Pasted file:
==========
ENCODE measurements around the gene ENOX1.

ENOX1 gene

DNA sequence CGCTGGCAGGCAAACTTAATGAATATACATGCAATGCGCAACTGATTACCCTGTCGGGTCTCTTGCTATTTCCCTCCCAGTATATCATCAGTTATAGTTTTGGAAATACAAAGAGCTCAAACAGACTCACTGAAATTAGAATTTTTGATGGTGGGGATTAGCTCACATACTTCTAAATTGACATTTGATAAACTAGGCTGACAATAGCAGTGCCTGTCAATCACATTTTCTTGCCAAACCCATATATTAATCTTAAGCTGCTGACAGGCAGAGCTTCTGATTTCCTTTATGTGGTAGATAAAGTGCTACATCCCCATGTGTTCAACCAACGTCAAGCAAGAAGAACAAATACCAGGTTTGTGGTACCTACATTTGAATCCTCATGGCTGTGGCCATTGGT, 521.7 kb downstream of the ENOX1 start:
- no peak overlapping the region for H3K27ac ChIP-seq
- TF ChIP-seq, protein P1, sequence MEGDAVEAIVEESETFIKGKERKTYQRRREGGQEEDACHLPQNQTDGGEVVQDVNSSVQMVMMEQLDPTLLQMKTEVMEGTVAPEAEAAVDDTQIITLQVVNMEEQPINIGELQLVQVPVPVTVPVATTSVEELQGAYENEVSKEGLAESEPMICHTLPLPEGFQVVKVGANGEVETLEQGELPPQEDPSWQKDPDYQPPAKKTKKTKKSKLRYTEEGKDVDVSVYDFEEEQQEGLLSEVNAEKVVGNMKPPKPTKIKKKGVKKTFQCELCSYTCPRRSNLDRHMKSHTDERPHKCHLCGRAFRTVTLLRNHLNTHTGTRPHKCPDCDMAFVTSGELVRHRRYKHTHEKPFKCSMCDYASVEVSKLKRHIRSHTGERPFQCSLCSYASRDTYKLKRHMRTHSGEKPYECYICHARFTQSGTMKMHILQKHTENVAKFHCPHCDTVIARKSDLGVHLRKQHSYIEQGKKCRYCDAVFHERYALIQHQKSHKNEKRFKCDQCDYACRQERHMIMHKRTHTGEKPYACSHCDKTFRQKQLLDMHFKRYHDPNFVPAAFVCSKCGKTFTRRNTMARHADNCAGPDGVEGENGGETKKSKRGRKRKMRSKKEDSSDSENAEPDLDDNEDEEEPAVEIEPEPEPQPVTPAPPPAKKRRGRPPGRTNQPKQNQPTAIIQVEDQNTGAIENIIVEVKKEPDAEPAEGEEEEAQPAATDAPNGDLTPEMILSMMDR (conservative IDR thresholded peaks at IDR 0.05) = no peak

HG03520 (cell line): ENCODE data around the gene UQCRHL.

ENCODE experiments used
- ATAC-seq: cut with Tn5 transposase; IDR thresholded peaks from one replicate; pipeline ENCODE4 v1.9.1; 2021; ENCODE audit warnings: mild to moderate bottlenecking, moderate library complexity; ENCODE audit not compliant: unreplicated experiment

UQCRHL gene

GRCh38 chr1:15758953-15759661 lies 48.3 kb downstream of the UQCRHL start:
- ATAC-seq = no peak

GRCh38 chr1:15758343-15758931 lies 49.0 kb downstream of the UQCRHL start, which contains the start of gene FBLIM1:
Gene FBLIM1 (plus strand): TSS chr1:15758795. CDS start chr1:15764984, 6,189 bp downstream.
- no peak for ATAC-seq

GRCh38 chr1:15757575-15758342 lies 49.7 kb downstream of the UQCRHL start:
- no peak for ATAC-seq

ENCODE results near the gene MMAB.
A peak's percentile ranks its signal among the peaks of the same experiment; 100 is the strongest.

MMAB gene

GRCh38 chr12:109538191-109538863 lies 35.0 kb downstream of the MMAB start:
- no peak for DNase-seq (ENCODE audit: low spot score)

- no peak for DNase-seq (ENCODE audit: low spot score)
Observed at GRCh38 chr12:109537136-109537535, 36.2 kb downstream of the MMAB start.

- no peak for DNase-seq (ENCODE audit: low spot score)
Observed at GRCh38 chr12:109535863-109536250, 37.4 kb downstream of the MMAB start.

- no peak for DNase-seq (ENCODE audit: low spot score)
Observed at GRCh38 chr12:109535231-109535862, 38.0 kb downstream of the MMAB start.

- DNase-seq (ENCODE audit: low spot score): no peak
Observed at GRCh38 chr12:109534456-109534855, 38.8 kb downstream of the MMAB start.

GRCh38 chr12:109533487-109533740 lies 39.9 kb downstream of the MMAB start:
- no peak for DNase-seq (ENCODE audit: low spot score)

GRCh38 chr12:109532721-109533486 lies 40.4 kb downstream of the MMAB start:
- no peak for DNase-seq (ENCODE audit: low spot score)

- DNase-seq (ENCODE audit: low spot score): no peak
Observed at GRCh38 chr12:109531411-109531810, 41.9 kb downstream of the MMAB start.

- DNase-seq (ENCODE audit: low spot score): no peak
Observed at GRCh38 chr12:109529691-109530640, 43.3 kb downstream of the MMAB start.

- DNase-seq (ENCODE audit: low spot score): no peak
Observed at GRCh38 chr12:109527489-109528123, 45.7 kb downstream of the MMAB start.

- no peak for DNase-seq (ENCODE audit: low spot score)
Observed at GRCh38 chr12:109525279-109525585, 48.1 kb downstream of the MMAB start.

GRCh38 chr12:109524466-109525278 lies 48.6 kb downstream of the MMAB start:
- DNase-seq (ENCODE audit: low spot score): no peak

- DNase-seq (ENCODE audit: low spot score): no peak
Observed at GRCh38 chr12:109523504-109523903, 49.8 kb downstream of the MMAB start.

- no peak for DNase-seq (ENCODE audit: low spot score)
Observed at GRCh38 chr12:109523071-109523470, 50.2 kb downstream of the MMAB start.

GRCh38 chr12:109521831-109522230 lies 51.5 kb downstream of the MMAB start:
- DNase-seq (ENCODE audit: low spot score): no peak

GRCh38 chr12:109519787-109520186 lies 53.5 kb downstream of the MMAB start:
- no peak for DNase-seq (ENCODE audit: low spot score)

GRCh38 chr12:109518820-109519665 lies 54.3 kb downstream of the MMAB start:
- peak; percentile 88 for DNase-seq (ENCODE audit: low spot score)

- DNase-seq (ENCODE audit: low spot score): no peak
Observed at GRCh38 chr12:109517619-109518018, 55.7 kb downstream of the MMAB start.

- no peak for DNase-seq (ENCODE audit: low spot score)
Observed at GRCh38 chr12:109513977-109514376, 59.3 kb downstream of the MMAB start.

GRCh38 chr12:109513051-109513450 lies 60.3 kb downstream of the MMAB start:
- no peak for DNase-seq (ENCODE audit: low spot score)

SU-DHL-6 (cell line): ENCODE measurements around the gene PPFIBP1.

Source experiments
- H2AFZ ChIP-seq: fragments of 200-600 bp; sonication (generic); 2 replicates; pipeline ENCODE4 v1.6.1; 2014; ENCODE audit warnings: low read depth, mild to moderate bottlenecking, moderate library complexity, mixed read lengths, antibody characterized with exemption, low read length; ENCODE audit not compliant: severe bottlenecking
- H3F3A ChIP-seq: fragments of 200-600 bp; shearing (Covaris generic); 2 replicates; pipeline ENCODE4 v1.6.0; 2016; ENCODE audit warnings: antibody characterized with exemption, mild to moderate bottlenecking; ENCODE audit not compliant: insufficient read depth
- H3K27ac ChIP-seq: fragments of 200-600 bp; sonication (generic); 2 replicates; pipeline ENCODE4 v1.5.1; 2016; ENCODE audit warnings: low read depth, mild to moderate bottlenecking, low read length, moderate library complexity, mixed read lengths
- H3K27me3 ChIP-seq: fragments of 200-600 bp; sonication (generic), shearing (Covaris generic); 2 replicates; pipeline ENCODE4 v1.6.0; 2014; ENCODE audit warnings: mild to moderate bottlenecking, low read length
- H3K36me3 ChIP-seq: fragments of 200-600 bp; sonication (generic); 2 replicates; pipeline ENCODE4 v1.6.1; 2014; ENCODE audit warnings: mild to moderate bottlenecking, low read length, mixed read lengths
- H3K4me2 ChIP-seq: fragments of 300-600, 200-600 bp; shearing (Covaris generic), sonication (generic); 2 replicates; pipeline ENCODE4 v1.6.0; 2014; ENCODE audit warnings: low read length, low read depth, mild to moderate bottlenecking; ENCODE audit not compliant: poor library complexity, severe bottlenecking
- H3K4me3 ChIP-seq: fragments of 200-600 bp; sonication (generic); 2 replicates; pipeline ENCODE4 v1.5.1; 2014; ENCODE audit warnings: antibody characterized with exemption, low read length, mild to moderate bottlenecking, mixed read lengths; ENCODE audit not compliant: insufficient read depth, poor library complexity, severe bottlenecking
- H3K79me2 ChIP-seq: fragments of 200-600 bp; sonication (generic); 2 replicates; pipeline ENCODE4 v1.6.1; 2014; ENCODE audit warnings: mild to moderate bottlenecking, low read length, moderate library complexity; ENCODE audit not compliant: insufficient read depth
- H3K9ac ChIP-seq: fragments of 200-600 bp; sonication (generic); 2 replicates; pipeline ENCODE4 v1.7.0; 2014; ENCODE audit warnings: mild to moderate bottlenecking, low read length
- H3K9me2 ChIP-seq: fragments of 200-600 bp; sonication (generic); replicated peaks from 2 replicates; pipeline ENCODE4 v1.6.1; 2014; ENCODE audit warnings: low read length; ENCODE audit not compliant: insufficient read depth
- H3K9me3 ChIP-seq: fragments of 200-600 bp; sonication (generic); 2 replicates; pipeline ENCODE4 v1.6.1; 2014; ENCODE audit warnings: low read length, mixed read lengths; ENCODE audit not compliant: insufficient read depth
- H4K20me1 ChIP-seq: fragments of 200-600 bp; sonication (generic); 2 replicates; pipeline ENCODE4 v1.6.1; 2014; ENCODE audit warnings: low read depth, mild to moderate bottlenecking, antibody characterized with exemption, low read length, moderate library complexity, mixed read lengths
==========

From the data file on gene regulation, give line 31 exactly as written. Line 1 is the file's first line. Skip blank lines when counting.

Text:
- no peak for DNase-seq (ENCODE audit: low spot score)